Upon arriving to Costa Rica and spending one month there, I wanted to return to my country, because the person that I thought I had married, a loving and attentive man, had become very prideful and repugnant.  He was not prepared to manage large amounts of money nor was he prepared to be viewed as an important person in society, because he was before accustomed to being poor and insignificant.  I wanted him to change and be the man he was before, and I complained to him of his coldness and lack of affection, but he simple blamed me and my character and said that I did not pay attention to him.

My family in Ukraine was very opposed to my marriage and my move to another country.  They warned me of the risk of failure, but my husband (now ex-husband) had promised me heaven and earth and that he would always be faithful to me and love me as long as I lived.  I believed him and not my parents and I risked everything to travel so far away and create a happy home.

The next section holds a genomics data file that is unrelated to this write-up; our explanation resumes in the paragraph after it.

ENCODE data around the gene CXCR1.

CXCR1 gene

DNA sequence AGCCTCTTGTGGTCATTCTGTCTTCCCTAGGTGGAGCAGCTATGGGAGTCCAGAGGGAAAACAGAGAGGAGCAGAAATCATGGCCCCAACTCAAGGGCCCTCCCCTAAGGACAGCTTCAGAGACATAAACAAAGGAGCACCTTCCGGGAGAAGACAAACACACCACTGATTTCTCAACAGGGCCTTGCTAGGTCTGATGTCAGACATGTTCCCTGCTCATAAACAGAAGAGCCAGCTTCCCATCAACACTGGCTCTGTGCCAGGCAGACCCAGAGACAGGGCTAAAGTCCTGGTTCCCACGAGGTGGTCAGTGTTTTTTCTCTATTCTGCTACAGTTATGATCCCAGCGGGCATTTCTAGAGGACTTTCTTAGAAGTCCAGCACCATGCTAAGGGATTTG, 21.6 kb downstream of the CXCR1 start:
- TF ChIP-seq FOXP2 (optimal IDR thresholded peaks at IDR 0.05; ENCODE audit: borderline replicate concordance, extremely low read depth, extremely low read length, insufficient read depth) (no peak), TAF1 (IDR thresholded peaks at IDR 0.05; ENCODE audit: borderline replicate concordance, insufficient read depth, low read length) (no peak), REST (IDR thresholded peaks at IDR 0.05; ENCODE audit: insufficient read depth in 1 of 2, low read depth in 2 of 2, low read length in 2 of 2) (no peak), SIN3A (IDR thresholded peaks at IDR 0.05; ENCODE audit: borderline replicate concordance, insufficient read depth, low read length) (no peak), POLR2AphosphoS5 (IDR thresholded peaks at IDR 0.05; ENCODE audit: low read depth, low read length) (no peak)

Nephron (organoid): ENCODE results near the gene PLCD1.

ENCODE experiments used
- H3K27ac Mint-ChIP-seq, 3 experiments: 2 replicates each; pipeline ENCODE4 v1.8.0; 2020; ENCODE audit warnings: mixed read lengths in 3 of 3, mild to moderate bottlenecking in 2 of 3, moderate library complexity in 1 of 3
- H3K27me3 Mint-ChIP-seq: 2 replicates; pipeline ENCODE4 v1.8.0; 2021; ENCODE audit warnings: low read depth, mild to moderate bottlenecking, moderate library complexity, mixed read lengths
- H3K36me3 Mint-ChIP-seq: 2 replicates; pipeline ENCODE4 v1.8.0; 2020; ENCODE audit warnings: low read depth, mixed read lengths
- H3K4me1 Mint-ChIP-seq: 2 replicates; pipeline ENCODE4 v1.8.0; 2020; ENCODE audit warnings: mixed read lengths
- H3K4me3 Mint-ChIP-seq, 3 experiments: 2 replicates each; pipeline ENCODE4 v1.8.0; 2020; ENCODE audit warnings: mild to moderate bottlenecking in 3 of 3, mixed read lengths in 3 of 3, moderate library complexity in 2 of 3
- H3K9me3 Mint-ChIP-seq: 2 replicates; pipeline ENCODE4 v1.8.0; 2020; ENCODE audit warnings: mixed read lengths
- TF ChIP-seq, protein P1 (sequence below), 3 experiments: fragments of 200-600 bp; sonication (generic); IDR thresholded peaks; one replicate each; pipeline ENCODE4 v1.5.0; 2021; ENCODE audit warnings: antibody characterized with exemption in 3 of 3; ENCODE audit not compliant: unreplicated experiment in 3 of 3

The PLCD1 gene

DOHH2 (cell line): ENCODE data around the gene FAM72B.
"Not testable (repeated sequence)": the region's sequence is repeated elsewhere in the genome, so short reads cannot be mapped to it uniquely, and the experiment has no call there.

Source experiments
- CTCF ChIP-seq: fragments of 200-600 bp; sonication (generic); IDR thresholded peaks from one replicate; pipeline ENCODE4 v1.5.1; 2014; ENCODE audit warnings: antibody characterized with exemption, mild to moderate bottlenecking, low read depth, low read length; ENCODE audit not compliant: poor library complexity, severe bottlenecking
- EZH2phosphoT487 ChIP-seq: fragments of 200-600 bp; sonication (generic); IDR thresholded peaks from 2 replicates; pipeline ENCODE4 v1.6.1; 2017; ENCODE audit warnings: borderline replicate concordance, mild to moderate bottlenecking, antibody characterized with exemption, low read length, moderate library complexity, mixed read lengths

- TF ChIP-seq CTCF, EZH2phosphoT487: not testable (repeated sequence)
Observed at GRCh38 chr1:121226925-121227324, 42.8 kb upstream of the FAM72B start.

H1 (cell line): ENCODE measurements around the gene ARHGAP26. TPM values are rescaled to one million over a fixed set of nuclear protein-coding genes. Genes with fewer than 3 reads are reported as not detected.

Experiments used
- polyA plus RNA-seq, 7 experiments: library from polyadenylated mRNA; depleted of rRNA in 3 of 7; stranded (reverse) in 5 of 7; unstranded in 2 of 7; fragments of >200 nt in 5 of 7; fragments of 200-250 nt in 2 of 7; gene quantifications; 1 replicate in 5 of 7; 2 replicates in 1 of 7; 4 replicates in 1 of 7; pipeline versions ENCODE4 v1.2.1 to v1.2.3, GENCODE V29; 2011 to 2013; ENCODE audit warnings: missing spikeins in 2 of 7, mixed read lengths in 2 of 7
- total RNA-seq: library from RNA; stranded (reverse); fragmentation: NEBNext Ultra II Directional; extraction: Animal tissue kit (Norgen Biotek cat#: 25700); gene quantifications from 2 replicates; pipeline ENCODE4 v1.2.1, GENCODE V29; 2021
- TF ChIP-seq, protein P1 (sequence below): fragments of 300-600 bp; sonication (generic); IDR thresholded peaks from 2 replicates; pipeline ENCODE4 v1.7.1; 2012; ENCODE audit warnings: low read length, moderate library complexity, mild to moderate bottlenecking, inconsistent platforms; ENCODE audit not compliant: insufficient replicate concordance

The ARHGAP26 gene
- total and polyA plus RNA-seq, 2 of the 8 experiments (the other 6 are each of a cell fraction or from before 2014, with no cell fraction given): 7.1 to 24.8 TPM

As a result, the idea of returning to my homeland appeared very embarrassing to me. So, I tried to fight for my home.  However, the situation got worse every day.  It got to such a point that while I was pregnant with my second child, Leonardo, I decided to run away from home.  I wrote my husband a letter telling him that I could not last in such a hell and that I was giving him a week to think things over.  After one week, he promised that he would change, and I returned home.  But due to the constant suffering that I lived with in my own home, in no way was I ever happy as I had imagined I would be after getting married in Ukraine; I began to have contractions and I was only seven months along in my pregnancy.  It was 1997.  Due to the increased risk of infant mortality in premature babies, I traveled from the city where we lived to the capital of Costa Rica and to one of the central hospitals. In order to avoid neonatal hypoxia, I had a Caesarean.